Designed in 1942, it was armed with a 7.62 mm DT machine gun and required a crew of two men. Despite having relatively light armor, the BA-64's was a successful reconnaissance vehicle, due in part to its GAZ-MM engine which gave it a top speed of 80 km/h.
The total weight of the BA-64 was around 2,400 kilograms while its total length was 3.6 metres. Its maximum range when travelling on road ways was around 350 kilometers.
In combat, the BA-64 was comparable to the SdKfz 221 and as such, oftentimes performed the very same roles. Reliabilitiy however was better than its German counterpart. The chassis itself was based upon the GAZ-64.
The first variant of the BA-64 series was the BA-64B. It had a large wheel base and was based upon the later GAZ-67. Furthermore, the BA-64B had armor plates that had been slanted more to deflect more gunfire. The BASh-64 was a staff car modification made to the original BA-64. The BA-64SDhK, introduced in 1944, was a model similar to the BA-64B except that it had been given the DShK Heavy Machine Gun while the BA-64D had been a proposed infantry carrier with capacity for up to six men.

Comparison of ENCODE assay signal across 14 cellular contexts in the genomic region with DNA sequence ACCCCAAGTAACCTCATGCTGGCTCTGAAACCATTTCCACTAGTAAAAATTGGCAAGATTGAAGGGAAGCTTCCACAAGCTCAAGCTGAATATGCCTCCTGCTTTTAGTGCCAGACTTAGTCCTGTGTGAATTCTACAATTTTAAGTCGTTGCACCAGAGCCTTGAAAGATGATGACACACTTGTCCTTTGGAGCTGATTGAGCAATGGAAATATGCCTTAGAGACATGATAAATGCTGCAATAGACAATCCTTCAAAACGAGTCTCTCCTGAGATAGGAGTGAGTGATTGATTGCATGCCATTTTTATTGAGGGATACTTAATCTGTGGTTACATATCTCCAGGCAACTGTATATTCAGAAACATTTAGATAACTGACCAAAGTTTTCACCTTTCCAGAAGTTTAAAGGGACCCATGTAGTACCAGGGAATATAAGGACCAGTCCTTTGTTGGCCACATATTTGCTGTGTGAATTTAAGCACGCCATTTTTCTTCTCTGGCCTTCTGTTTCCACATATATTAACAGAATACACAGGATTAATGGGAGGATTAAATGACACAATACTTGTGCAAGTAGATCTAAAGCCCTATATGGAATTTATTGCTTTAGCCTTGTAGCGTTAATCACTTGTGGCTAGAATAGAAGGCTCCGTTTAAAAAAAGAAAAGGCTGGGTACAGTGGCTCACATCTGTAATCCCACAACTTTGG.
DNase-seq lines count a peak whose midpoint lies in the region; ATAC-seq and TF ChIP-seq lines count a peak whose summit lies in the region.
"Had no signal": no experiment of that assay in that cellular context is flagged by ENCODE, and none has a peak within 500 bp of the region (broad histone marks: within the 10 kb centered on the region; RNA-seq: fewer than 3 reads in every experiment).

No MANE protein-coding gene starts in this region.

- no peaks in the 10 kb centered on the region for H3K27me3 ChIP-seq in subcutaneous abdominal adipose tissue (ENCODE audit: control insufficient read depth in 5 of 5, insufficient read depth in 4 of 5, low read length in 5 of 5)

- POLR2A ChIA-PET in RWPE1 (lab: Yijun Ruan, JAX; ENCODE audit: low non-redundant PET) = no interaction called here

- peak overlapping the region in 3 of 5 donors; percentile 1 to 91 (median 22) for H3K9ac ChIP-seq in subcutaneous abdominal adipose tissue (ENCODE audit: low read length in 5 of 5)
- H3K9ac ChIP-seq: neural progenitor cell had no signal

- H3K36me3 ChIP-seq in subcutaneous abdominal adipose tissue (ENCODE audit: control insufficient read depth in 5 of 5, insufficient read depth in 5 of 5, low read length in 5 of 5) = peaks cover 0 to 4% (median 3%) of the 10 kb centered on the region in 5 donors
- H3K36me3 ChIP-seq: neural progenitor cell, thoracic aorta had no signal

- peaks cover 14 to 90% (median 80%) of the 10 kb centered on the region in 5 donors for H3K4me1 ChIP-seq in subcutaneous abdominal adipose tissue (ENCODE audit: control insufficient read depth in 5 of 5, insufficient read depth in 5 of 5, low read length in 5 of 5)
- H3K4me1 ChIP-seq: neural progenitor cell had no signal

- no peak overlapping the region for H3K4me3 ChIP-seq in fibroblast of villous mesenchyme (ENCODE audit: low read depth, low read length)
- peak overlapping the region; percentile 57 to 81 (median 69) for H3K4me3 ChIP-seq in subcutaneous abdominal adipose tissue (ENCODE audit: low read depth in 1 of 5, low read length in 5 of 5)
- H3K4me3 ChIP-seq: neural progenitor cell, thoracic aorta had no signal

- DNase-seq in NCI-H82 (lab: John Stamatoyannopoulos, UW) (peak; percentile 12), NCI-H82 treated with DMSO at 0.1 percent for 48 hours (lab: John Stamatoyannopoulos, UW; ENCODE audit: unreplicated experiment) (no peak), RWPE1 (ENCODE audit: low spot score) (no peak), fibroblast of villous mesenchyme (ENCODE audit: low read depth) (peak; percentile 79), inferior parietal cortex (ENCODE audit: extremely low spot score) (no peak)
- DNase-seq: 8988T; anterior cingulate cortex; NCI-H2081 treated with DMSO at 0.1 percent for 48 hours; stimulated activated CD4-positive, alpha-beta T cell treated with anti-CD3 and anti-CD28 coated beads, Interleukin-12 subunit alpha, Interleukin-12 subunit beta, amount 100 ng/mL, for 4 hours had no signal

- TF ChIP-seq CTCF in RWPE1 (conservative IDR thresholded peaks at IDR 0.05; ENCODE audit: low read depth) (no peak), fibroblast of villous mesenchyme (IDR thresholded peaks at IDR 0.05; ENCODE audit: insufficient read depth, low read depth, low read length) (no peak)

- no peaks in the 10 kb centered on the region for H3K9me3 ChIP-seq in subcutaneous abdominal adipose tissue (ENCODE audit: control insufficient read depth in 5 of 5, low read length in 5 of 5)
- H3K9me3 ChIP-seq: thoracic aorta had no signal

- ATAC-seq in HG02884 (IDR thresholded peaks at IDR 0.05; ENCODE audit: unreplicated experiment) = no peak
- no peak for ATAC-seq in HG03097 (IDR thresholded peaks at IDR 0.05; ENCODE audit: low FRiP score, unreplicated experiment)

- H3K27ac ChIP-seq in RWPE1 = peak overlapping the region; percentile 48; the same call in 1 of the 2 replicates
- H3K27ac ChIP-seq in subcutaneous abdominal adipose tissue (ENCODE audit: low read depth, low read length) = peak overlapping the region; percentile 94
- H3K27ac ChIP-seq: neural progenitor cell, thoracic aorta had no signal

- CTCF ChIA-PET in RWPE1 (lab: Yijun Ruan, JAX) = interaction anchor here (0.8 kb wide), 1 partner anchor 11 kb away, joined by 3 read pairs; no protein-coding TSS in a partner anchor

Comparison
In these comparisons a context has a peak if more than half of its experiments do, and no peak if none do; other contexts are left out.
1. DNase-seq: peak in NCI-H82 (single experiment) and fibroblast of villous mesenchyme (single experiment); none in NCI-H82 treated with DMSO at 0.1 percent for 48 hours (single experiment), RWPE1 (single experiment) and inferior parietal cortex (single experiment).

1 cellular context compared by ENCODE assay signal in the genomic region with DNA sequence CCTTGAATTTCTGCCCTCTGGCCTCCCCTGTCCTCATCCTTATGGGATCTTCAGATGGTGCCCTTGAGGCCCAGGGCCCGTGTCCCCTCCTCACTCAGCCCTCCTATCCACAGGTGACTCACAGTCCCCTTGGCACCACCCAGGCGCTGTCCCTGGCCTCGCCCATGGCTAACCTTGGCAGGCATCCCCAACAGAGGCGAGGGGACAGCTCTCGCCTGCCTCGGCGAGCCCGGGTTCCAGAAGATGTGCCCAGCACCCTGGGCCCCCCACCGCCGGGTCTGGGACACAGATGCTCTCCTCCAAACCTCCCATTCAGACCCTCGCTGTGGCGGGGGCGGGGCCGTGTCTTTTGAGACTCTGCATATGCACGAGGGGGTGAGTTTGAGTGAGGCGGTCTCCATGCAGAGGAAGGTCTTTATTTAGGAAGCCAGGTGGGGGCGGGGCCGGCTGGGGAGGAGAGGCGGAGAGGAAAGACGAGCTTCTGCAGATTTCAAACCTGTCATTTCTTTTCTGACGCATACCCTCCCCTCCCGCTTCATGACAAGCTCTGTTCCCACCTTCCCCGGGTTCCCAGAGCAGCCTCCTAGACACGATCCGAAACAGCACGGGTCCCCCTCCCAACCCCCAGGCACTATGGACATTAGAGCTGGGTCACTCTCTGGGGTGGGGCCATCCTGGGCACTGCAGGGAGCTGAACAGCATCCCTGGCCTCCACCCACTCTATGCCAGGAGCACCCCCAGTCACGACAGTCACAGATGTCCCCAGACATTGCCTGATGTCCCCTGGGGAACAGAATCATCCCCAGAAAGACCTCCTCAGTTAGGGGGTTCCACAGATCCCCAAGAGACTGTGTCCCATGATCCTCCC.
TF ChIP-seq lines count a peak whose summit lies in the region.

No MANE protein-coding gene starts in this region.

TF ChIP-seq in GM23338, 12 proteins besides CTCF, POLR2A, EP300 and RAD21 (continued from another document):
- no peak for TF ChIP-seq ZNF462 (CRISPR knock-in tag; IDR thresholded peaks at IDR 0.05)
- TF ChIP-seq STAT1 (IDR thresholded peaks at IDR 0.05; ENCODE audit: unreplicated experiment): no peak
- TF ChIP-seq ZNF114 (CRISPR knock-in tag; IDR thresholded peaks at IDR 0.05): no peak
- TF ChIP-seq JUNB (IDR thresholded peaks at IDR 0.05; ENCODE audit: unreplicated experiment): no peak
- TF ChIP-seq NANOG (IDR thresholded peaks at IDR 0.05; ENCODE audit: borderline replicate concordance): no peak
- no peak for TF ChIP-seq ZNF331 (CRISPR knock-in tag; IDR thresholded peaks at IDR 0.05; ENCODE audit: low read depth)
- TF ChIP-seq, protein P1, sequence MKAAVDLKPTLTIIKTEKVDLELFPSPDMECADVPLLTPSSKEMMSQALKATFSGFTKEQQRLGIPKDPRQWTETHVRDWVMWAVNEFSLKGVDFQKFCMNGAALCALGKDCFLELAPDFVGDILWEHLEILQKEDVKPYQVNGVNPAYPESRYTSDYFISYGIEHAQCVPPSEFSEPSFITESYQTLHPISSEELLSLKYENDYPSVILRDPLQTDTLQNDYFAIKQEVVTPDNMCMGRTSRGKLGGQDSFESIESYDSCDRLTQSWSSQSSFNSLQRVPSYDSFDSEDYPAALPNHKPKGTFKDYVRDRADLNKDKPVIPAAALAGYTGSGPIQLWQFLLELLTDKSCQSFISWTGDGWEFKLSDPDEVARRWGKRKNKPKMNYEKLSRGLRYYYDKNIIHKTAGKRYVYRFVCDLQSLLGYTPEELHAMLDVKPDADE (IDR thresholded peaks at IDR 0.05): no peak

The BA-64 was initially introduced in 1941 following a quick development period following the Winter War. It came out of the need for cheap, reliable armored cars to service infantry formations where tanks and other armored vehicles were not available. It was quickly adopted by frontline troops and was well liked. It had continued serve throughout the Eastern Front in various roles. In total, around 9,000 models had been produced by the end of the war.